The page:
Blood Ties: Religion, Violence, and the Politics of Nationhood in Ottoman Macedonia

By Findley, Carter Vaughn | International Journal of Turkish Studies, January 1, 2016 | Go to article overview

Blood Ties: Religion, Violence, and the Politics of Nationhood in Ottoman Macedonia


Findley, Carter Vaughn, International Journal of Turkish Studies


ÍPEK YOSMAOGLU, Blood Ties: Religion, Violence, and the Politics of Nationhood in Ottoman Macedonia, 1878-1908 (Ithaca: Cornell University Press, 2014), Pp. 336, $ 89.95 cloth.

What did it take to turn peoples who had coexisted for centuries into enemies? Did one have to become an intellectual to understand the necessity to kill one's neighbors?

ípek Yosmaoglu's study brings new clarity to understanding of the conflict that turned Macedonia or Rumelia into one of the empire's zones of the most intractable conflict at a time when the Ottoman Balkans were threatened simultaneously by European imperialism and separatist nationalism. The book includes an introduction, six chapters, and a conclusion. The introduction addresses some of the stereotypes and clichés that have bedevilled interpretations of the Balkans, as well as the problems of Balkan geographical nomenclature. The first chapter traces the political and diplomatic history of the region in the decades preceding the Young Turk Revolution (1908). Chapters 2 through 4 address the impact of modern techniques of nation-building and governmentality on the region: respectively, education, cartography, and population registration. Chapters 5 and 6 argue that religion and ethnicity did not cause violence; rather, violence had to be injected into them to make them axes of conflict. In that sense, it did take "higher education," or at least incitement by a "leader," to realize the need to kill others. This is an account with no real heroes, many villains, and still more victims.

The first chapter, which would have benefited from an outline map showing the three Ottoman provinces in question (Manastir, Kosovo, and Salónica), sets the political and diplomatic stage with the rise of the revolutionary nationalist groups, the interventions from surrounding states, the reformist projects of major European powers, and Ottoman attempts to maintain sovereignty.

Chapters 2 through 4 move beyond political and diplomatic history to the impact of modern techniques for managing and controlling territories and populations in the age of nationalism. Early in the 1800s, given their purpose, all these "sciences of the state" could be referred to inclusively as "statistics"; in German, the term Statistik was so used. Yosmaoglu does not go into this background, but the point is pertinent. Only gradually did the idea of "statistics" as a mathematical discipline emerge. Even after that, not all the techniques for administering territories and peoples were entirely quantitative. However, the growing prestige of the quantifiable, coupled with the Social-Darwinist racialist hierarchy of nations, in which even the Balkan peoples qualified as "Aryans" compared to the "Turanian" Turks, added a scientistic sheen to old beliefs that Ottoman Muslims were "aliens" who did not belong in Europe (114-15).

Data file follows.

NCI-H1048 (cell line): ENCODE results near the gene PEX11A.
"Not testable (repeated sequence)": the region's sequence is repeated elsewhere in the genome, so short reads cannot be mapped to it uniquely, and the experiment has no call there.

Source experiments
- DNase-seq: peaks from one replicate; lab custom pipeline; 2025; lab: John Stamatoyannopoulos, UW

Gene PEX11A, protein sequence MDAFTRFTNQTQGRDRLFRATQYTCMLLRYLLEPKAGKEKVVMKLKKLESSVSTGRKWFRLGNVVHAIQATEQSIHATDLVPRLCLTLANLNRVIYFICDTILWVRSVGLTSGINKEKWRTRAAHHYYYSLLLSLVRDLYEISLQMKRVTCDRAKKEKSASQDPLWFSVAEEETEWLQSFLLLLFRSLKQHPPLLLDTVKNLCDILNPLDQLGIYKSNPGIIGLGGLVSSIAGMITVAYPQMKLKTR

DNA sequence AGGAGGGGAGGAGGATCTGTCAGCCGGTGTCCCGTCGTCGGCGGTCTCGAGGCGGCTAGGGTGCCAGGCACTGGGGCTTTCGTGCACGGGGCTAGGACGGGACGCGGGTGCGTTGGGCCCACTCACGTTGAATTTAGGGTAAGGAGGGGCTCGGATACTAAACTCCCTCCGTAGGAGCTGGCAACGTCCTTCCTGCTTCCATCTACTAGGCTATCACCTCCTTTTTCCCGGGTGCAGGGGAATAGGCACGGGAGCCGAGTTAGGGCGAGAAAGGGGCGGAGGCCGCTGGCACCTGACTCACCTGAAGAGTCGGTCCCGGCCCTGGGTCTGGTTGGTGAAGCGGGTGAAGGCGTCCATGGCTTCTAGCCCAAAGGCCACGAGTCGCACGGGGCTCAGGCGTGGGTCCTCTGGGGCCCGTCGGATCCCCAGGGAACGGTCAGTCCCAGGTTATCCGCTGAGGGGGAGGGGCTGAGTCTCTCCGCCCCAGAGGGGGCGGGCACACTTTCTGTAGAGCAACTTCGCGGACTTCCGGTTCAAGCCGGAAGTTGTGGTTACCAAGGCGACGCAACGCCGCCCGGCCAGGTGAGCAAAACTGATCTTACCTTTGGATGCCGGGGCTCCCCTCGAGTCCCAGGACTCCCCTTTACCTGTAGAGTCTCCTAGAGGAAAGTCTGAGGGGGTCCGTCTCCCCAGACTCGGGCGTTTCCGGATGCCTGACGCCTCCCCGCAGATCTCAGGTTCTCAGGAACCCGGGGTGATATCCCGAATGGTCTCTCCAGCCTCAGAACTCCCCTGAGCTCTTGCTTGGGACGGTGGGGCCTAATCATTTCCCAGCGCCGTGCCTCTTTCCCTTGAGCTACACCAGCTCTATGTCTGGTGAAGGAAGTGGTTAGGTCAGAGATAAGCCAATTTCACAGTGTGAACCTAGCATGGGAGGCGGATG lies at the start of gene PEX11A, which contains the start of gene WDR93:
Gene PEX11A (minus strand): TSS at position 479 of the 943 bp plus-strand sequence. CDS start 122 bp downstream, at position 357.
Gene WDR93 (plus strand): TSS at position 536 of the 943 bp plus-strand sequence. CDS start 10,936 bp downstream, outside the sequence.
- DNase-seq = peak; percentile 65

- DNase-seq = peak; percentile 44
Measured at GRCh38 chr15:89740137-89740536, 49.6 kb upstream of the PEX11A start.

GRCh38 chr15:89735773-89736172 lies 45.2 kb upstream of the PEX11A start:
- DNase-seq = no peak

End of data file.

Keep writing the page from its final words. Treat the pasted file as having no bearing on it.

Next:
Chapter 2 addresses the critical importance of education. Among the Christians of the region, the historical prevalence of Greek Orthodoxy as the religious allegiance of largely Slavic-speaking populations soon turned the schools into "indoctrination centers dispensing hatred rather than enlightenment" (67). Yosmaoglu's analysis overturns conventional ideas about the sequence of events that led from the Tanzimat-era Ottoman reforms in the internal governance of non-Muslim religious communities to the creation of the Bulgarian Exarchate, which was initially intended to have only limited autonomy within the Orthodox fold, not autocephaly (57). After the Bulgarian hierarchs declared their independence in 1872, the crystallization of the division between "Patriarchists" and "Exarchists" turned into a major generator of conflict in Macedonia, even though these religious allegiances might change back and forth and often did not align with the language spoken by the faithful. Competition to expand schools teaching in one language or the other took off, as did competition over access to or control of schools and churches. …

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